Thursday, April 04, 2002

The Polaroid SX-70 Land Camera

Released in 1972, the Polaroid SX-70 Land Camera was a landmark in instant camera design and functionality. Designed at the cost of $750,000,000 (like, whoa) the SX-70 was the parent model to the modern Polaroids - one-step instant cameras with film that required no peeling. Not only that, but it was also rumored to be one of the very first pocket-sized SLR cameras available in any film format. The luxury of owning one at the came didn't come cheap: the SX-70 initially sold upwards $300, which, by early 70s standards, made it cost-prohibitive to most basic consumers. (source:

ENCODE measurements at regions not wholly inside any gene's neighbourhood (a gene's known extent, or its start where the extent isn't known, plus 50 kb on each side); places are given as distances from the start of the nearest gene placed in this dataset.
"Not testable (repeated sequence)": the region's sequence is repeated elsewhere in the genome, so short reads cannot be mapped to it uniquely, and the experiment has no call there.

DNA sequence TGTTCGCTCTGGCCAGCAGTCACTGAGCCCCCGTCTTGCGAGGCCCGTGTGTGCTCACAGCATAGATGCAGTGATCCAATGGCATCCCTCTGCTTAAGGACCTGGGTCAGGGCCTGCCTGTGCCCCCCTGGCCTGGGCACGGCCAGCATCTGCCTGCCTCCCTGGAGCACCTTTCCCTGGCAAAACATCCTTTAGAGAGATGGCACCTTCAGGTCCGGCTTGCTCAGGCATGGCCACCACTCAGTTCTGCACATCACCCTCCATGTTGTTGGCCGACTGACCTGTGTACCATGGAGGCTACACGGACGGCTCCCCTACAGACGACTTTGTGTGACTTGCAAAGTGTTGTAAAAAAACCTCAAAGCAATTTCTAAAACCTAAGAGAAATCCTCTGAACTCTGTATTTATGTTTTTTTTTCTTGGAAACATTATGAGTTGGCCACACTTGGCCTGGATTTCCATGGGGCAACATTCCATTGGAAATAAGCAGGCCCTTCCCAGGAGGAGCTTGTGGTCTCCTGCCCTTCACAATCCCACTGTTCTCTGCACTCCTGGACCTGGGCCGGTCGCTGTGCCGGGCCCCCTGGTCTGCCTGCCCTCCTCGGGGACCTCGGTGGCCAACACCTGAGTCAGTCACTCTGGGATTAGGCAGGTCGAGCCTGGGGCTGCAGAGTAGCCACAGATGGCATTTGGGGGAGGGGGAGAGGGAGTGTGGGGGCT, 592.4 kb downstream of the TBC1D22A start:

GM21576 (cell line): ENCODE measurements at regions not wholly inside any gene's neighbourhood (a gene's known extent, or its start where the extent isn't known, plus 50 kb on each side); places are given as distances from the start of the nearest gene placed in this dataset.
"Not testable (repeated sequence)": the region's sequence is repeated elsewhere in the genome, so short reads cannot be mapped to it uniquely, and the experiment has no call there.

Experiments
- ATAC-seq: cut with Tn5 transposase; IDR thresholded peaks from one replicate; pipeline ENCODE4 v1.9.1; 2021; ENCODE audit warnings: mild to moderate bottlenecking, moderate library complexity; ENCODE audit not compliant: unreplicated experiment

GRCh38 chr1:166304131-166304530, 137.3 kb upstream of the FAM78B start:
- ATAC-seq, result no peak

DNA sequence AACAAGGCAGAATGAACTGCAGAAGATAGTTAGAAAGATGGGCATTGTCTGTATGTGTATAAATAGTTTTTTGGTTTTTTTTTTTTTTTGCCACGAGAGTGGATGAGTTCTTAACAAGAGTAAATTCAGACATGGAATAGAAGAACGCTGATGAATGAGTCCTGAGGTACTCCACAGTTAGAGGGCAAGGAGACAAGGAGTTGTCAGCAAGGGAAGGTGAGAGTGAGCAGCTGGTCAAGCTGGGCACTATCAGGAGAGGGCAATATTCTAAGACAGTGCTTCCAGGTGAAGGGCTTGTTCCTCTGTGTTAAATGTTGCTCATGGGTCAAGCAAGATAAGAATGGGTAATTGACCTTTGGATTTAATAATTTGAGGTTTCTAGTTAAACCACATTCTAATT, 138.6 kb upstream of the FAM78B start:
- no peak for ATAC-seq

These days, you can expect to pay significantly less, with good, working models as cheap as $10 at swap meets and not much more online at sites like eBay. While they seem primitive by today's modern instant camera standards - no built-in flash for example - the SX-70 still takes gorgeous, beautiful pictures in good light and besides, it boasts some of the coolest style you'll ever find in any camera with its faux-leather binding, chrome trim and of course, pop-out design.